One of the characteristics I look for in new hires is people who are naturally curious. More often than not, the most curious potential employees are those who have had a taste of the corporate life and want to understand how to best approach a problem or market. These days, most second-job employees come equipped with an understanding of new technology, sometimes even pushing the envelope on our own internal knowledge. I’ve noticed that second-job employees tend to listen before they speak in their initial days with the company and then carefully suggest new solutions to existing problems. We love when an employee shows us a new service or technology, and more often than not it’s a second-job employee. The amalgam of a second-job employee’s ideas with a forward-looking organization is very productive.

3) They cost less

Simply put, the total cost to hire a second-job employee is typically less than someone who has years and years of experience. This is like buying a value stock: you’re “investing” in the asset because you believe the future cash flows of that asset will far exceed the money spent to acquire the asset. Economics aside, the direct salary and benefits to hire a second-job employee are right in the sweet spot for a growing company. Those with a few jobs under their belt will have more experience and have higher salary expectations. On the benefits side, I would be remiss if I didn’t mention that many second-job employees don’t require benefits at all (because they are covered under someone else’s plan). Although that’s not a factor in our decision-making process because we cover 100% of an employees benefits, the reality is that it does lower the cost for the company. Finally, second-job employees usually don’t have high expectations when it comes to bonuses or stock options, which can effectively lower the cost too.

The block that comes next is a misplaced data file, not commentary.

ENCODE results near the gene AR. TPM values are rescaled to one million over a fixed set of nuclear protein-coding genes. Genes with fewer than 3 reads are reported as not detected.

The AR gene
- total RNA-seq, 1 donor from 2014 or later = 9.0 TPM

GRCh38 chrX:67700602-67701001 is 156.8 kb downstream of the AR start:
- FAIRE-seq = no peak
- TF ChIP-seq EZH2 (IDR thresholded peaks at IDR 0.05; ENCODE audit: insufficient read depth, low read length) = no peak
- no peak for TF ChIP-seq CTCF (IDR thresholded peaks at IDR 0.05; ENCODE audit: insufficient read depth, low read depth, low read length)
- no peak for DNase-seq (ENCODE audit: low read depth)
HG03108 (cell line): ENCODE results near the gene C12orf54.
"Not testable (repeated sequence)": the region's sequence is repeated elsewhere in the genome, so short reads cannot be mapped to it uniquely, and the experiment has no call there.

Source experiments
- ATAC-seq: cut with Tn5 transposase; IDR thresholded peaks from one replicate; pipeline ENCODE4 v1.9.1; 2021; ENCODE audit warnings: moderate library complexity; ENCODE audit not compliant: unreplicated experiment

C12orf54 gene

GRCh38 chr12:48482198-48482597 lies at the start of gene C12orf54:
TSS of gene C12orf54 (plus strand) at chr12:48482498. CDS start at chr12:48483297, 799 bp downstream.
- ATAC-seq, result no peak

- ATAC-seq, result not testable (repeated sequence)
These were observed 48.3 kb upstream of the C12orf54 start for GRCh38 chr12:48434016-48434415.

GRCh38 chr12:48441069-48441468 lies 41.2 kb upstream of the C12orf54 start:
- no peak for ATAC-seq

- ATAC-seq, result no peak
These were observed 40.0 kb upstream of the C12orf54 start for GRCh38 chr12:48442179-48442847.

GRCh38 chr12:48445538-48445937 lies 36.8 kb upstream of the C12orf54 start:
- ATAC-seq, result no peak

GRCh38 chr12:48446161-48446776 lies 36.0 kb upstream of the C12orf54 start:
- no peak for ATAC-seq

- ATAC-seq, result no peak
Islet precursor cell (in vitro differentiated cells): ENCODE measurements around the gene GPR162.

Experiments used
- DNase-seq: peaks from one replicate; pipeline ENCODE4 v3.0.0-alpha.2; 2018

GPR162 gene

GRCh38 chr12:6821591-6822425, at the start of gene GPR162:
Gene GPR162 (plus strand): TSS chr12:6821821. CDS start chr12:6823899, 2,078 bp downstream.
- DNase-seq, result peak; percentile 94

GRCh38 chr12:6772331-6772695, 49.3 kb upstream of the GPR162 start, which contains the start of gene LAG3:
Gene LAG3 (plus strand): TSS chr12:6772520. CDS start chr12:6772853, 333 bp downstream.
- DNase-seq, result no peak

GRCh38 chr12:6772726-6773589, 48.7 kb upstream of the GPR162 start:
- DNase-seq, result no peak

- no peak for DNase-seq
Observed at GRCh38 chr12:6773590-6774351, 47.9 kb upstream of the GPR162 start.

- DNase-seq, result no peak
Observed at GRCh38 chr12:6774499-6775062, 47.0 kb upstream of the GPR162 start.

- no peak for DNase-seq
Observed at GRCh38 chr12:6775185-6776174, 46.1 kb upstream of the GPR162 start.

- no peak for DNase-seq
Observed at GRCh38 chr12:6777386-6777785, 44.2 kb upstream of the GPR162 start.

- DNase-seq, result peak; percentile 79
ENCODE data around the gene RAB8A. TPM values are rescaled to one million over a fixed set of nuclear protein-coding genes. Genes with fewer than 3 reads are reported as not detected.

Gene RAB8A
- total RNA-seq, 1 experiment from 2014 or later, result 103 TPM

Some people might argue with me: why not just hire freshly-minted college grads and save even more money? I would argue that the cost of time and resources to train someone who hasn’t held a corporate job will outweigh any cost savings. I would much rather hire someone that already passed through the “filter” of another company. It’s a step of validation for a candidate that is hard to value. Give me a second-job employee over a college grad any day, and I think I’ll get better return on the investment.

CONCLUSION: Our current Director of Marketing is a second-job employee. Our Director of Analytics & Data is also a second-job employee. And they have both been with the organization for 6+ years. They have brought infectious energy, seasoned perspectives, and a wealth of new ideas to the company. When the stars align and you have an open position, I believe it’s a smart investment to hire people who have only one job under their belt and I now actively seek those kinds of candidates. What do you think? Have you had success hiring people as a second-job employee?

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©2017 Matt Douglas